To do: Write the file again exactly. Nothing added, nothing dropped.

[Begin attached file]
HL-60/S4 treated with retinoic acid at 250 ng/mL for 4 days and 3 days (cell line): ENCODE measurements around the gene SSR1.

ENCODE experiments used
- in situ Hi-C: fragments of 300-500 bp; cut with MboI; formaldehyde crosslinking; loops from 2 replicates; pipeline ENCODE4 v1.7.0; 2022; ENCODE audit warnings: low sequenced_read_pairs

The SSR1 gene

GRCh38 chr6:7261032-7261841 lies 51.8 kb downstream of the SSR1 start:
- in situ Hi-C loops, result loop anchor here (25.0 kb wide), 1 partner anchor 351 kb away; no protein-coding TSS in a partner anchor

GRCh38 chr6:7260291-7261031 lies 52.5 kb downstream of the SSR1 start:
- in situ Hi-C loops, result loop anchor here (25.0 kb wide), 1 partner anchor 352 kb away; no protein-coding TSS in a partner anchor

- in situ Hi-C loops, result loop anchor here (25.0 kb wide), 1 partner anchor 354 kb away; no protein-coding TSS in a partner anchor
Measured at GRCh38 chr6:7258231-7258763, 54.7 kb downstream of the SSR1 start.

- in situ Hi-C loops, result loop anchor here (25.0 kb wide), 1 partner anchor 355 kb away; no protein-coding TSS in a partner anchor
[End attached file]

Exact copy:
HL-60/S4 treated with retinoic acid at 250 ng/mL for 4 days and 3 days (cell line): ENCODE measurements around the gene SSR1.

ENCODE experiments used
- in situ Hi-C: fragments of 300-500 bp; cut with MboI; formaldehyde crosslinking; loops from 2 replicates; pipeline ENCODE4 v1.7.0; 2022; ENCODE audit warnings: low sequenced_read_pairs

The SSR1 gene

GRCh38 chr6:7261032-7261841 lies 51.8 kb downstream of the SSR1 start:
- in situ Hi-C loops, result loop anchor here (25.0 kb wide), 1 partner anchor 351 kb away; no protein-coding TSS in a partner anchor

GRCh38 chr6:7260291-7261031 lies 52.5 kb downstream of the SSR1 start:
- in situ Hi-C loops, result loop anchor here (25.0 kb wide), 1 partner anchor 352 kb away; no protein-coding TSS in a partner anchor

- in situ Hi-C loops, result loop anchor here (25.0 kb wide), 1 partner anchor 354 kb away; no protein-coding TSS in a partner anchor
Measured at GRCh38 chr6:7258231-7258763, 54.7 kb downstream of the SSR1 start.

- in situ Hi-C loops, result loop anchor here (25.0 kb wide), 1 partner anchor 355 kb away; no protein-coding TSS in a partner anchor